Blood was collected from the bone marrow transplanted boar approximately once a month after the BMT and subjected to either a complete blood count (CBC) at Iowa State University's Veterinary Diagnostic lab or by flow cytometry analysis using the above listed antibodies. All samples were run on a custom BD LSR II (BD Biosciences) and data were analyzed using Flowjo (Tree Star).
Pig Bone Marrow Isolation and Bone Marrow Transplantation
A complete SLA-matched female sow of ~4 years of age was euthanized and used as a bone marrow donor for one ART−/− IL2RG−/Y piglet. Briefly, sternum and ribs collected from the animal were dipped in 70% ethanol after collection. A sterilized Dremel tool was used to make holes halfway through the bone to expose bone marrow. Sterilized Spratt Brun bone curettes were used to scrape marrow from the bone. HBSS (without phenol red) was used to flush the bone marrow to collect cells; any other loosened marrow was also placed in HBSS. After marrow isolation, the suspension was washed in HBSS. The cells were resuspended in ACK (ammonium chloride potassium) lysing solution (Lonza) for 10 min at room temperature. The suspension was washed in HBSS and filtered through a 70 μm cell strainer. A total of 2.27 × 108 million unfractionated cells were isolated and resuspended in ~3 mL of HBSS for infusion.
To infuse bone marrow-derived cells into the ART−/− IL2RG−/Y recipient, the 5-day old SCID piglet was anesthetized with and maintained on isoflurane gas during the procedure. A catheter was placed in an ear vein and the cell suspension slowly infused. After infusion, personnel monitored the piglet until fully recovered.
Immunohistochemistry of Human and Porcine Immune Markers
Lymphoid organs were collected into 3.7% formaldehyde in 1X PBS for 24 hours. Tissues were then moved to 70% ethanol until processing. IHC staining for T and B lymphocyte markers (for ART−/− IL2RG−/Y immune characterization) was performed in paraffin-embedded tissue thin sections at the Kansas State Veterinary Diagnostic Laboratory (KSVDL). Briefly, deparaffinized slide-mounted thin sections were pre-treated for 5 min with a peroxide block, followed by incubation with primary antibody. A mouse monoclonal anti-CD3ε (clone LN10, Leica Biosystems) was used to stain for pig T cells, while a mouse monoclonal anti-CD79α (clone HM57, Abcam) was used to stain for B cells. Primary antibodies were incubated with PowerVision Poly-HRP anti-mouse IgG at room temperature for 25 min with DAB chromagen, and then counterstained with hematoxylin.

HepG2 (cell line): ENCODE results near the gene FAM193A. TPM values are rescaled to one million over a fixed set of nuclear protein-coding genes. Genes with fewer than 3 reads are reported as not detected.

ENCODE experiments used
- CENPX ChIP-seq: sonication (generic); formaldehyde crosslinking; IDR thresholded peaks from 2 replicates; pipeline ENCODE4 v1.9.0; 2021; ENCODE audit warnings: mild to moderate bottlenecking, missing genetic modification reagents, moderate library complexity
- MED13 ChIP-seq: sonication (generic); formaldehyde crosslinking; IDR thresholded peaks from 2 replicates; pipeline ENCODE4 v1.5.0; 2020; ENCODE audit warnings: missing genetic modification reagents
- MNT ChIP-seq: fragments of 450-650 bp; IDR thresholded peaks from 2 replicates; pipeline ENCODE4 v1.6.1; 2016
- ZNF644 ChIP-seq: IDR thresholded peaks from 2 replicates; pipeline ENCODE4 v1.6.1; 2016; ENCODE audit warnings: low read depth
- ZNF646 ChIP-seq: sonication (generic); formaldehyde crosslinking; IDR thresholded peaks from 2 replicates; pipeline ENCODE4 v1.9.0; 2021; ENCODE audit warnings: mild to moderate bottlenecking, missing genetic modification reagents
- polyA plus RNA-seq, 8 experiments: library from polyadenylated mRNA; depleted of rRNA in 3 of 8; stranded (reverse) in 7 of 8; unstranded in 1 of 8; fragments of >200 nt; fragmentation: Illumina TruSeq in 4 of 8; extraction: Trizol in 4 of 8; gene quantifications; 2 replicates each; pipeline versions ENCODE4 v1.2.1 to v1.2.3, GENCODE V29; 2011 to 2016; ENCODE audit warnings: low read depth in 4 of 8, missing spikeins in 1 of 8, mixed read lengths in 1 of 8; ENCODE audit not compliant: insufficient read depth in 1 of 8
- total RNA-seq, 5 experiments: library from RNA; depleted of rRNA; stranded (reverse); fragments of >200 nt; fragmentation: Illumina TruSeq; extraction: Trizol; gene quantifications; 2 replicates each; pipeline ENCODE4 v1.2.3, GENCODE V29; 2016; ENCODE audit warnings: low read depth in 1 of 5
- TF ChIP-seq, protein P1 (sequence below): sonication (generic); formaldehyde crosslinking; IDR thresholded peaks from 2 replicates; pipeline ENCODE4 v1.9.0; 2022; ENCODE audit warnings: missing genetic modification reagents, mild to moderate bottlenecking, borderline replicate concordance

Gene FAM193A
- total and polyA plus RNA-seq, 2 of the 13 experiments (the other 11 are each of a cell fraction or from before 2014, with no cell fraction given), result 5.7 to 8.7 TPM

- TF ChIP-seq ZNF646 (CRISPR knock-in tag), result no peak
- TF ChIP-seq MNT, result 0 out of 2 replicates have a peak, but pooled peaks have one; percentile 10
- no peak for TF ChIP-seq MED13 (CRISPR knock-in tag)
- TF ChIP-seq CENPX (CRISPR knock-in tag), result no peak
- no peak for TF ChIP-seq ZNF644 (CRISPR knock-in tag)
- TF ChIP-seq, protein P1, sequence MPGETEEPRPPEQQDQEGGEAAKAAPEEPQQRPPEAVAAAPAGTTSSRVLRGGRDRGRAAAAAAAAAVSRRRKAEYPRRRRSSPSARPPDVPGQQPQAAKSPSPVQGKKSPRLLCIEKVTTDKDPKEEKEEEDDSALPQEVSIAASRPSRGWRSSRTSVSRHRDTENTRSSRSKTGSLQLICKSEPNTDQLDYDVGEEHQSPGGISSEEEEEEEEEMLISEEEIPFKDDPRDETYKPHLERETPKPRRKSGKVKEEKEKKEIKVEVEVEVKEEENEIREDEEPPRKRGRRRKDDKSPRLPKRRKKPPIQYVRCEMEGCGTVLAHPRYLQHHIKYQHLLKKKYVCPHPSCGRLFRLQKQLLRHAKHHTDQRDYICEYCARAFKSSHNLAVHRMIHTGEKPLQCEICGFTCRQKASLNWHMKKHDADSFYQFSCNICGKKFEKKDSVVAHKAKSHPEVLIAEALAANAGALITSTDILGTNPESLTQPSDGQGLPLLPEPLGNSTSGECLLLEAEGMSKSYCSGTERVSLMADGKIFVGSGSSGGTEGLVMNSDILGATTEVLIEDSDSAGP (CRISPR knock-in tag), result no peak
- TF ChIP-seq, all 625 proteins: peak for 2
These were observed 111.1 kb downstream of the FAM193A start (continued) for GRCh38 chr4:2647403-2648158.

Lymphoid tissues from SCID pigs engrafted with human cells were treated similarly as above. Staining was performed at Michigan State University's Department of Pathobiology and Diagnostic Investigation. Tissues were stained for anti-CD3ε (Dako #A0452) and anti-Pax5 (Ventana clone 24) to assess for the presence of human T and B cells, respectively. Briefly, CD3ε staining was performed by antigen retrieval with standard ER1 retrieval for 20 min, and tissues were analyzed on a BondMax (Leica Biosystems) for the detection of DAB chromagen. For Pax5 staining, antigen retrieval was performed with standard CC1 retrieval for 64 min, and tissues were analyzed on a Discovery Ultra AP (Roche) for ultrared detection.
Human Hematopoietic Stem Cell Isolation From Cord Blood
Human cord blood was collected at the Mary Greeley Medical Center in Ames, Iowa, into 50 mL conical tubes containing 8 mL of anticoagulant citrate dextrose solution (38 mM citric acid, 85.25 mM sodium citrate, 136 mM dextrose). Mononuclear cells (MNCs) were isolated from cord blood by diluting blood 1:2 in HBSS and then layering over Ficoll-Paque (GE Healthcare). Buffy coats were collected and washed in HBSS. Prior to stem cell isolation, MNCs were resuspended in an isolation HBSS (iHBSS) consisting of 0.5% FBS and 2 mM EDTA in HBSS.
To isolate human CD34+ cells, we used a CD34 MicroBead kit from Miltenyi Biotech. Briefly, MNCs were incubated in iHBSS with CD34 microbeads and FcR blocking reagent for 30 min at 4°C on a rocker. After the incubation period, cells were washed in iHBSS and then passed through a LS column in a Miltenyi magnet (Miltenyi Biotech) to capture human CD34+ cells. The column was then removed from the magnet and cells were flushed, washed once more in HBSS, and then frozen in 10% DMSO and 90% FBS at −80°C until use.